Joshua Omondi admits that his marriage has been failing rapidly and he has had no hope of a turnaround.  But through our teaching on biblical marriage, he repented of his attitude toward his wife and can’t wait to put what he learned into action.

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Opak Ruoth (praise the Lord)!

Sunday Preaching

Greetings, friends, and thank you for your interest in reading this report!  And another “thank you” to all of you who partner with me in this ministry in so many ways.  Today’s report is brief, covering ministry from Sunday and Monday.

I had the joy of preaching at two different churches on Sunday; the first service was at the church of one of the leaders of the pastor’s group I teach and train (Christ Minister’s Fellowship, or CMF).

The church is a pretty good size – perhaps 150?  They must have about 50 young children!  They asked me to speak to the kids for 10 minutes (before the service began), and they didn’t move; they paid careful attention.

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I gave a salvation invitation, and perhaps 20 hands went up.  With young children, one can never be sure if they fully understand what has been asked of them, even though I explained everything very carefully.

Still, if only a few were first-time responders, well, that’s already an incredible beginning to the service!

In the main service, I was asked to preach on faith, which went very well, and I had a significant time of personal ministry for the people afterward.  Before I share specifics, I’ll wait to hear from the pastor about the results as he talks to the people who were ministered to.

I find that whenever I preach here in Kenya, I bring a significant level of ministry to the kids.  I laid my hand on a large number of them to bless and pray for them.

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But with one child, I prayed for physical healing.  I stopped mid-sentence and asked if the child was sick, and they said he was.  It sounded serious; I’ve already asked the pastor to report back to me what happened as soon as possible.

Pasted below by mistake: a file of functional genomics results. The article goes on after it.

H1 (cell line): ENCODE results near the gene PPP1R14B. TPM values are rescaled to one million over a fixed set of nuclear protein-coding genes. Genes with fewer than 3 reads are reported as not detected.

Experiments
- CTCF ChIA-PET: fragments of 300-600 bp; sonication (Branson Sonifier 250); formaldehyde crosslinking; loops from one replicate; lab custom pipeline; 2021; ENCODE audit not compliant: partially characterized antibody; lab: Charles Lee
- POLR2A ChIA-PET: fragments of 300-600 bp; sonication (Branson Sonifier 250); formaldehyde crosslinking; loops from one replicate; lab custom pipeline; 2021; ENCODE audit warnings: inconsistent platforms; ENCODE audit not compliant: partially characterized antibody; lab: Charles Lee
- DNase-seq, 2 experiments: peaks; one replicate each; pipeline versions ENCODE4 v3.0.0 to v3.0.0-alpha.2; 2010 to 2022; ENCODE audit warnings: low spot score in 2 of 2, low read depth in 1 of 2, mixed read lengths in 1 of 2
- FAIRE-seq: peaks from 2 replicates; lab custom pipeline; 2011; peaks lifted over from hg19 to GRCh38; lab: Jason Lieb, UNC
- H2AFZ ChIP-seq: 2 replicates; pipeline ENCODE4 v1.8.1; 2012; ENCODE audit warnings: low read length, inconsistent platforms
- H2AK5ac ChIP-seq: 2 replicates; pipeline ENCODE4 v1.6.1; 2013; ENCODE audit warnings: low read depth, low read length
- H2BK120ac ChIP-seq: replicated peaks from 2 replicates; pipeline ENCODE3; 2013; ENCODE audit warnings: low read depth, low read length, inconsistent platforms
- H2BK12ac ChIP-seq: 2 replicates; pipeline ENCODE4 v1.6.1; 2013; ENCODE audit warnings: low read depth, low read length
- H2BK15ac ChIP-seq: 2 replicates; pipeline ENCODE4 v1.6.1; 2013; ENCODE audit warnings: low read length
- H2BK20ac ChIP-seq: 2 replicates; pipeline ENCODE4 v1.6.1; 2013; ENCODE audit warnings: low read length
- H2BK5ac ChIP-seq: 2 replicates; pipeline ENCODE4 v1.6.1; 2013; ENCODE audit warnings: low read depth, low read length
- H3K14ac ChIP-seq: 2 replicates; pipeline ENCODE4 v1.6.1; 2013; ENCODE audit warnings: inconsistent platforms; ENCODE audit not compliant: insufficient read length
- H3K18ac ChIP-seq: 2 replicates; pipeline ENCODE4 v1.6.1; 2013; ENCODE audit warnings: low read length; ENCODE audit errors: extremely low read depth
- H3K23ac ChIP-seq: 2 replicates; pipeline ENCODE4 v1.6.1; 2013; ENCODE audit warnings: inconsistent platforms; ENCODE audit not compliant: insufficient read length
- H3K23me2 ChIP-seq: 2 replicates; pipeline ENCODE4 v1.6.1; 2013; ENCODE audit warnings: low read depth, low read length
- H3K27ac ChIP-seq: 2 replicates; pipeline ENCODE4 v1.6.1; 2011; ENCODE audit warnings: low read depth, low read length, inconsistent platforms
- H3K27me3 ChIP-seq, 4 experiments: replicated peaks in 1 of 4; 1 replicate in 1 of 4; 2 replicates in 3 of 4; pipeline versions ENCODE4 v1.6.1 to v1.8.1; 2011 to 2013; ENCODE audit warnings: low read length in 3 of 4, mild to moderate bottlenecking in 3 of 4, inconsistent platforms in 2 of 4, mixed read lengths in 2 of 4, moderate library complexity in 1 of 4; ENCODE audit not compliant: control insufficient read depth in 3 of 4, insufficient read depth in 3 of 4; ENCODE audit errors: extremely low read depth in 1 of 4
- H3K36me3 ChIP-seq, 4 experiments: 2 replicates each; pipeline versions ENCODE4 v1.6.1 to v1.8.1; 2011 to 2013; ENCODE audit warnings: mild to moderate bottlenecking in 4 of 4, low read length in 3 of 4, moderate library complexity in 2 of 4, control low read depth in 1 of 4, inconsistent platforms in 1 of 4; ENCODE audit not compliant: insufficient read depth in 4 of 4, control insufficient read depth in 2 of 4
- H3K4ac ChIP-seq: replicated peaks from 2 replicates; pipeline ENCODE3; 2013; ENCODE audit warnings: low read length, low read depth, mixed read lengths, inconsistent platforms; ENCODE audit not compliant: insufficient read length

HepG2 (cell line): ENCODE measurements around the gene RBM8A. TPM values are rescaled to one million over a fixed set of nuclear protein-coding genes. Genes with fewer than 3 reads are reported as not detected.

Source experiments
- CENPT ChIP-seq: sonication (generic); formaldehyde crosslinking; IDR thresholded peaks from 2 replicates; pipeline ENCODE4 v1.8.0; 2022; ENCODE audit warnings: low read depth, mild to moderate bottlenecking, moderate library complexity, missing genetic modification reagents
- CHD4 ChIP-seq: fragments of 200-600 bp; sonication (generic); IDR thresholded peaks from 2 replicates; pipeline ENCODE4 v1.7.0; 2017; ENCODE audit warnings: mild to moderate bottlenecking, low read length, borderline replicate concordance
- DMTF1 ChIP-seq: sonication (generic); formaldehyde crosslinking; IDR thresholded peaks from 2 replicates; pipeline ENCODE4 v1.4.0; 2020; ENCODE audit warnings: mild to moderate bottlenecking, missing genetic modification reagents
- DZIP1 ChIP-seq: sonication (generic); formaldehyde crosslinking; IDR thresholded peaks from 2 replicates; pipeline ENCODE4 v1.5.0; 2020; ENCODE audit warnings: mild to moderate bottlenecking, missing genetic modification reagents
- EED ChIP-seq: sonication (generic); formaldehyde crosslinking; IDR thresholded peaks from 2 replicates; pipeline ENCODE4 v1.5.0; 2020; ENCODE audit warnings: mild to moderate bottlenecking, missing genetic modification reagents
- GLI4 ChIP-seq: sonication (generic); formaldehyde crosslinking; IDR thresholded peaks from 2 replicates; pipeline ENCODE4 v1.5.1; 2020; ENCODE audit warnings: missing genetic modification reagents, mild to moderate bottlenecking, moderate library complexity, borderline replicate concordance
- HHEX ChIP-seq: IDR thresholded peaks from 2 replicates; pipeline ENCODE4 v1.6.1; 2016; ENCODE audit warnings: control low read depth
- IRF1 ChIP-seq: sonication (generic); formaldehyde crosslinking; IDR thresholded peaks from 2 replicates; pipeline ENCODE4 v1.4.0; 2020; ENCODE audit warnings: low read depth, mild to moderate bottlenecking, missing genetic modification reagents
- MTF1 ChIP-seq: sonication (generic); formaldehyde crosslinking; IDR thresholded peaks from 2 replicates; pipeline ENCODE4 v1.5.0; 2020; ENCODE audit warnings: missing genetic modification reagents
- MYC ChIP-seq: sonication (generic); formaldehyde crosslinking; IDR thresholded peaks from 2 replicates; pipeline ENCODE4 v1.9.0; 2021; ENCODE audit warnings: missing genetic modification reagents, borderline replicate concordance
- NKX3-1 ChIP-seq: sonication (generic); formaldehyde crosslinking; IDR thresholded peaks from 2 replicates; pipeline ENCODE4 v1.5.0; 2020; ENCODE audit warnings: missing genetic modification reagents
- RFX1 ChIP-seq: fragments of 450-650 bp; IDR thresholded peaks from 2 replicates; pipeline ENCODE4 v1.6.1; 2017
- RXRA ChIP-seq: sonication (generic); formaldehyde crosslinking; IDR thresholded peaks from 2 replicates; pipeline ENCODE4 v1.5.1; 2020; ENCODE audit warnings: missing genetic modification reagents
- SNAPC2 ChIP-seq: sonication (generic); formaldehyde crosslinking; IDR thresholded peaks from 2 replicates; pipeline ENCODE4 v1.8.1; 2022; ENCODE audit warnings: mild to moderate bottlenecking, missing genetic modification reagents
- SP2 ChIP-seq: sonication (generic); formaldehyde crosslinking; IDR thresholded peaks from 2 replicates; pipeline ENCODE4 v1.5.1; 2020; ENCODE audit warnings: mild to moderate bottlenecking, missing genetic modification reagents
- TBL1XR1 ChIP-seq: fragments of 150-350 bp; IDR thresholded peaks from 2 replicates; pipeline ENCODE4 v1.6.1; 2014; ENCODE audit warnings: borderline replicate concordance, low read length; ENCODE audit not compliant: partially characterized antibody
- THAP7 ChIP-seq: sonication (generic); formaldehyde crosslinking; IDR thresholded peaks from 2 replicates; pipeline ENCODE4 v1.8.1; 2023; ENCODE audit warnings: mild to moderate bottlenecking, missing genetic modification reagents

the late afternoon, we drove about an hour to visit a church that listens to my radio broadcasts each week.  I met the pastor of the church and the people for the first time and preached a message from Titus 2:11-14.

Although we ate with the pastor and a few of his associates, I never felt comfortable with him or with his church.  Something doesn’t quite “seem right,” and two of the pastors I’m in good relationship with from CMF also felt the same way.

Nevertheless, it was good to make the effort to go.

Monday’s Ministry

In the first two hours of our Monday session, we got so far in-depth into teaching on the Father heart of God that I was in awe to see what the Lord was doing in the hearts of the people; I’ve never seen anything quite like it.

I think it’s one of those things that is just hard to put into words without having been there to witness it.  I’m seeing how God is unveiling His true nature – through His Word – to the Kenyans.

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One pastor said, “the African father is like a lion in the family; he is to be feared.  So how can we truly come to know Him?”

That question alone – which came two hours into our teaching – just opened up an even deeper discussion.  It was clear the Holy Spirit was doing a significant work in the pastors, and they spoke a great deal, with great emotion, about our topic.

In addition, we handed out the reading glasses to the pastors and they were extremely grateful to the partners who donated the glasses!

Finally, the pictures show that we’re meeting in a new location; it’s at a new hotel in town – a bit different than what we might know as a hotel.  We’re meeting in what will become a conference room.

While I’m extremely grateful to the family who rented us our facility on their farm for three years, the place we’re in now is much larger and has a great deal of cross-breeze.

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It was extremely hot on Monday (I’m writing this during a break Tuesday morning), but NOT where we were meeting!  Yes!!!!!